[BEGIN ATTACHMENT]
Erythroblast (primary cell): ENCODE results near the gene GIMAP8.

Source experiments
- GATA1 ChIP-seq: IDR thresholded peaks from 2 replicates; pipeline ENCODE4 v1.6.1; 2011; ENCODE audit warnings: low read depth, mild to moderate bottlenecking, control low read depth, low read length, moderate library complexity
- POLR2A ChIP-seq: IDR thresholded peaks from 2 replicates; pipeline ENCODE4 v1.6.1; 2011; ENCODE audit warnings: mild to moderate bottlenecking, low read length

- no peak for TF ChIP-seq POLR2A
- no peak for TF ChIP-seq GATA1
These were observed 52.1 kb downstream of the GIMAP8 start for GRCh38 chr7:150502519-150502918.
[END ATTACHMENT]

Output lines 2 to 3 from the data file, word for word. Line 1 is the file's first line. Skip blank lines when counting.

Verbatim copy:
Source experiments
- GATA1 ChIP-seq: IDR thresholded peaks from 2 replicates; pipeline ENCODE4 v1.6.1; 2011; ENCODE audit warnings: low read depth, mild to moderate bottlenecking, control low read depth, low read length, moderate library complexity